The U.S. Army Corps of Engineers is the largest provider of water-based outdoor recreation in the nation due to its civil works water resource projects. Its 422 lake and river projects in 43 states provide a diverse range of recreational opportunities. Visitors of all ages can enjoy traditional activities like hiking, boating, fishing, camping and hunting, and for those slightly more adventurous there is snorkeling, windsurfing, white-water rafting, mountain biking and geo-caching. Regardless of your favorite outdoor activity one thing is certain, recreation enriches people's lives. A visit to an Army Corps of Engineers' recreation area can strengthen family ties and friendships; create unforgettable memories and connect people to nature that will last a lifetime.
The U.S. Army Corps of Engineers, New England District, working in cooperation with agencies from the states of Connecticut, Massachusetts, New Hampshire and Vermont, provides quality outdoor recreational opportunities at each of the 31 Corps-operated flood risk management reservoirs within these states. The lands and waters of these civil works water resource projects are managed to conserve the natural resources as well as for the primary authorized purpose of flood risk management.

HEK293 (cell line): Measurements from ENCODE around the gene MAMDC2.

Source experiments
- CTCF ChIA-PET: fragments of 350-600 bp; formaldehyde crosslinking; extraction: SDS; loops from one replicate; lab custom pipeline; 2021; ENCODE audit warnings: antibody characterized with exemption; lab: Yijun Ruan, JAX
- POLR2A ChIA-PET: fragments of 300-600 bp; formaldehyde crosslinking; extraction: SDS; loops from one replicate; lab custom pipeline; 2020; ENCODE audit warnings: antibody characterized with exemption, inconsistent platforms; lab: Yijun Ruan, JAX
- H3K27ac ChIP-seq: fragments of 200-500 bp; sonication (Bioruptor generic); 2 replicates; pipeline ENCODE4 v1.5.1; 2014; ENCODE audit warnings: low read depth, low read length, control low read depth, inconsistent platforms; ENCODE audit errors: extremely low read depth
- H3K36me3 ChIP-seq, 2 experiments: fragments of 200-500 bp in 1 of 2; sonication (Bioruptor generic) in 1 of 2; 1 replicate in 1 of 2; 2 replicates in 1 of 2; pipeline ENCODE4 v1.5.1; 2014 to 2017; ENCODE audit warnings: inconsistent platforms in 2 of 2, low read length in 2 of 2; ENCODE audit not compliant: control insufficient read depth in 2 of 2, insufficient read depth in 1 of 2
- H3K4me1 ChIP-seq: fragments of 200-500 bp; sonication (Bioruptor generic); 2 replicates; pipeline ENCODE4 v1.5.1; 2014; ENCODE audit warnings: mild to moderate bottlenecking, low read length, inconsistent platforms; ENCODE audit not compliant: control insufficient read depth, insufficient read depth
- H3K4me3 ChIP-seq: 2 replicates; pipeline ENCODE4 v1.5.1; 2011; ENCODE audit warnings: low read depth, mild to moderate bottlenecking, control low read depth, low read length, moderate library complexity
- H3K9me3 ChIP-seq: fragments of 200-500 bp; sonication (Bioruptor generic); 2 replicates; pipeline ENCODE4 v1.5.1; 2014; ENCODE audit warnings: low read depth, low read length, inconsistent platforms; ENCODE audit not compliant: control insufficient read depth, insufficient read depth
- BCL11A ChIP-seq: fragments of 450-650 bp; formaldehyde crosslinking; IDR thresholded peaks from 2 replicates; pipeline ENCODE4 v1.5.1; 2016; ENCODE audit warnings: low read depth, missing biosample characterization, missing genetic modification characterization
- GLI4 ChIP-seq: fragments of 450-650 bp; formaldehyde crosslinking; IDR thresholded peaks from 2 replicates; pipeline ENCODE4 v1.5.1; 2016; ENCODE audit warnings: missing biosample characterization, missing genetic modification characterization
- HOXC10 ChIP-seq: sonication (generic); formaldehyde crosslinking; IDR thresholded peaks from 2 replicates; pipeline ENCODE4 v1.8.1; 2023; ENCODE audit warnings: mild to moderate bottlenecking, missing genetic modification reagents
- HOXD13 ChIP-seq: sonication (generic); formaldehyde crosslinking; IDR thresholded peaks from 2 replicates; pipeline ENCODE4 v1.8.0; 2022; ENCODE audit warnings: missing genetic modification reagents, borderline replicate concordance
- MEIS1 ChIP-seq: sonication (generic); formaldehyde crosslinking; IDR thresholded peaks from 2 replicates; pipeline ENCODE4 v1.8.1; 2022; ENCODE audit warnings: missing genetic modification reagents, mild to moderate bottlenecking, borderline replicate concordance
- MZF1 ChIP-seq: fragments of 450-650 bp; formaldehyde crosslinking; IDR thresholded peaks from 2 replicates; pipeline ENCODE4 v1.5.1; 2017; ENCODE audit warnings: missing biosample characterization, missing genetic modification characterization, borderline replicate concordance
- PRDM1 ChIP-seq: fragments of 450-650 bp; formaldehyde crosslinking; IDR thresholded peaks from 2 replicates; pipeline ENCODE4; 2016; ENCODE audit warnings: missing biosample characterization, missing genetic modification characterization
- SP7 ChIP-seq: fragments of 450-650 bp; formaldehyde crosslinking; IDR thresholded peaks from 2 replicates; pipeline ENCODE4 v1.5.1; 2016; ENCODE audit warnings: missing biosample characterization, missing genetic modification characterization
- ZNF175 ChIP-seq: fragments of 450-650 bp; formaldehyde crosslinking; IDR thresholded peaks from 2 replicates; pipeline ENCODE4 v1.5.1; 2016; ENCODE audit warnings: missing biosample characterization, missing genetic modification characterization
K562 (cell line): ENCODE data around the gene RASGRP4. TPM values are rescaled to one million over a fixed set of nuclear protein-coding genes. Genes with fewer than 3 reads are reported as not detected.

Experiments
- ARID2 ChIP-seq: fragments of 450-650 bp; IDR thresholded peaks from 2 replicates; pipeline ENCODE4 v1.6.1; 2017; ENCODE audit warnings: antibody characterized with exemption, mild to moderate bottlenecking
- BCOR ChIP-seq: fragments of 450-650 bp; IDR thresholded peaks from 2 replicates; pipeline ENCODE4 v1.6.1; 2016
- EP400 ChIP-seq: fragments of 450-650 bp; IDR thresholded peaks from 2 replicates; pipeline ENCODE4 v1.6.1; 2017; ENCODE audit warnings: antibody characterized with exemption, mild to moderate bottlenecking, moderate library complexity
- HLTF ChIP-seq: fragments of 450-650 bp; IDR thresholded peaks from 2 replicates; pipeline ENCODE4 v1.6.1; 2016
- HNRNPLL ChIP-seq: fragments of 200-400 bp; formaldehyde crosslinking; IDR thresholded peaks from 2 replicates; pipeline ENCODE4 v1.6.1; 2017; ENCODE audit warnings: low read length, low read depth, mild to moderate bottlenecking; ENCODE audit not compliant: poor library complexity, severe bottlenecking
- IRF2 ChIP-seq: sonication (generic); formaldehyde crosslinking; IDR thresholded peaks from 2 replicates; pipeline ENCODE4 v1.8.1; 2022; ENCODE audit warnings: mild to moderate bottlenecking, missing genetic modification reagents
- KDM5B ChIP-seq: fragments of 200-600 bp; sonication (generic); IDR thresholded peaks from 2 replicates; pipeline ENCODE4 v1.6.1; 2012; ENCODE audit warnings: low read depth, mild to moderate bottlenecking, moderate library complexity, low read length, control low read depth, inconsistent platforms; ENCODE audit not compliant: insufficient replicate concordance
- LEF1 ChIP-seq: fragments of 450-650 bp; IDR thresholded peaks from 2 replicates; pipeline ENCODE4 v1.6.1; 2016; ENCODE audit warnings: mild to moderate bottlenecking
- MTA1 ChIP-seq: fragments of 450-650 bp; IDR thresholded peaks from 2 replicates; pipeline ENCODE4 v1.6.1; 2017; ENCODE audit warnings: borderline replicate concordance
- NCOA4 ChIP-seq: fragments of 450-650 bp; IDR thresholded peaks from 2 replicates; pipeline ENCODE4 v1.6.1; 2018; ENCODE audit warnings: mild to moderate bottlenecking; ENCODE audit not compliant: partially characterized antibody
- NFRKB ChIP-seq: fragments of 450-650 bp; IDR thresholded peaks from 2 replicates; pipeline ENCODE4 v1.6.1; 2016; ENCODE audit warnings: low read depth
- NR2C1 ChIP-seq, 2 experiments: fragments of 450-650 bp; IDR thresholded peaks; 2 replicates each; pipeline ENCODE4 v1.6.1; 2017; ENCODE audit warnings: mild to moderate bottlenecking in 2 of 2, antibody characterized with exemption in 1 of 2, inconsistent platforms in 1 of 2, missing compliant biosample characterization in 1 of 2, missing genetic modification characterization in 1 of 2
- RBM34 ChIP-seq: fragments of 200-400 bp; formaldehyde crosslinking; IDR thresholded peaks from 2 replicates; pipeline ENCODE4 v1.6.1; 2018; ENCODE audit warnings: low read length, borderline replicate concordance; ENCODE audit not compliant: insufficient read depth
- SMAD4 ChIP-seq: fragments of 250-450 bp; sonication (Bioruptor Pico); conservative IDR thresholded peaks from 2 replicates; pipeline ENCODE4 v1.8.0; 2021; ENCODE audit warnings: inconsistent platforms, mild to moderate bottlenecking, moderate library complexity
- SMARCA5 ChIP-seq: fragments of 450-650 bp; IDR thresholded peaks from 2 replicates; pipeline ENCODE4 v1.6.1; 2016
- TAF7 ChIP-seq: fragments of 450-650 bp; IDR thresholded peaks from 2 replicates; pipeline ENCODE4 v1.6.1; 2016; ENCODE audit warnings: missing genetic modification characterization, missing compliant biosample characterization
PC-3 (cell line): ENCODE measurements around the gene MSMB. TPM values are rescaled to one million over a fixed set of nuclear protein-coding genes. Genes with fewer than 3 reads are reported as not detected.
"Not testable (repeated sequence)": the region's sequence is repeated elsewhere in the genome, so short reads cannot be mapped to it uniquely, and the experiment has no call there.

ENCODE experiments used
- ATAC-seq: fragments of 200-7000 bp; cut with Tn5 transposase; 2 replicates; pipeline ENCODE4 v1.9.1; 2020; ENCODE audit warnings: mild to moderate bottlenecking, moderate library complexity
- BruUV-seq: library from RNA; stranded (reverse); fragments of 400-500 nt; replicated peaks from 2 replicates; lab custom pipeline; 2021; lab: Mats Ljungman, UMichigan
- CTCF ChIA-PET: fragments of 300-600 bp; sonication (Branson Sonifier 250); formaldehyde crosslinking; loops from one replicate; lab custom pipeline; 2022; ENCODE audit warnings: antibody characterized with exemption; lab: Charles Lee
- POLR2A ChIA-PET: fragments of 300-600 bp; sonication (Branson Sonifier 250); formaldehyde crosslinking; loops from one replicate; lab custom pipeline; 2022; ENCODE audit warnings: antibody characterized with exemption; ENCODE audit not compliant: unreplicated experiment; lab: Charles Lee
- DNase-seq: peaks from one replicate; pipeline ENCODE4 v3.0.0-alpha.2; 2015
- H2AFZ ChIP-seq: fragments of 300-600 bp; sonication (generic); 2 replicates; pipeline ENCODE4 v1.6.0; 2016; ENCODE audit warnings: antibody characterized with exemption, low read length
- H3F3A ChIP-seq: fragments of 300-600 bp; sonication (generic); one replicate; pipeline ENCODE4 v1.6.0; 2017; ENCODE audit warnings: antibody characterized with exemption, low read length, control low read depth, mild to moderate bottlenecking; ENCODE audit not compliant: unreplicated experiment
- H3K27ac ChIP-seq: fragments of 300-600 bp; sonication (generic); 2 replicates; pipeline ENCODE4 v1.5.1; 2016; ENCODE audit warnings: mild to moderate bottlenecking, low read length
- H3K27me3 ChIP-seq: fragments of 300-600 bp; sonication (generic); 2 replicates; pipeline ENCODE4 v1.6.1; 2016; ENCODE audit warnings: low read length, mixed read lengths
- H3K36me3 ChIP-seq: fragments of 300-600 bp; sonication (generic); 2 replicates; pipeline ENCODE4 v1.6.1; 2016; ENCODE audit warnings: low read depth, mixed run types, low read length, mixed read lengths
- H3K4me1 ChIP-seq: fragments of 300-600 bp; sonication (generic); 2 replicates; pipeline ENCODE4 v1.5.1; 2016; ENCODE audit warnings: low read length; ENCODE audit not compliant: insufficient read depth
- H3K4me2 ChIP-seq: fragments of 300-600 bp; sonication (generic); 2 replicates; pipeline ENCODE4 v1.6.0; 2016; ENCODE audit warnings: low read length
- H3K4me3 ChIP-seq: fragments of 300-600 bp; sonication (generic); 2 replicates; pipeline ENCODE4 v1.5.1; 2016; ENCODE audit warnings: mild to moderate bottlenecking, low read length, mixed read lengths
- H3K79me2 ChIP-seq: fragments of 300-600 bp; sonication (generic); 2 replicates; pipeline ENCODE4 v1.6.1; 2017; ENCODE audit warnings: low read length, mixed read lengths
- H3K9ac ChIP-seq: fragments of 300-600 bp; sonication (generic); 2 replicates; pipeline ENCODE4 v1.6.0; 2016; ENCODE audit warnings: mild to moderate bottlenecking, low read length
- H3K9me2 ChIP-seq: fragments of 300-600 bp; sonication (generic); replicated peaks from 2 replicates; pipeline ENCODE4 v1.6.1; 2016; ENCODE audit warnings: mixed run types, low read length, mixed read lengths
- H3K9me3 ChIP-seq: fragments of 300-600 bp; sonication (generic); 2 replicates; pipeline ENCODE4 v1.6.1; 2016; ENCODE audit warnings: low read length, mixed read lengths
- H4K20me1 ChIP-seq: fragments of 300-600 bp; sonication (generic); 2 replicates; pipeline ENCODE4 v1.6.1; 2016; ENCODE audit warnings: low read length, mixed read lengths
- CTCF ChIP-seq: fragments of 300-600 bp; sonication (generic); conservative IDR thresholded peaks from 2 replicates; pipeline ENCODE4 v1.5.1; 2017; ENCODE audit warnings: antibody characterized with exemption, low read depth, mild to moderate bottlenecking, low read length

In New England alone, the Corps has built civil works water resource projects to includes 35 flood risk management dams, 112 local protection projects, and five hurricane barriers. A total of 31 of 35 reservoir projects, and three of five hurricane barriers are operated and maintained by the Corps, while the remaining projects are operated and maintained by local interests.
Damages prevented throughout New England from flooding events in winter/spring 2011 by flood risk management dams, local protection projects, and hurricane protection barriers were approximately $1.4 billion in fiscal year 2011. Cumulative flood reduction damages prevented by all projects, including local protection projects, since their construction through Sept. 30, 2011 are more than $6.6 billion. These projects cost a total of $538 million to build. Streamflow and other project/reservoir data are available through New England District's Reservoir Regulation Section website.
Water and Boating Safety
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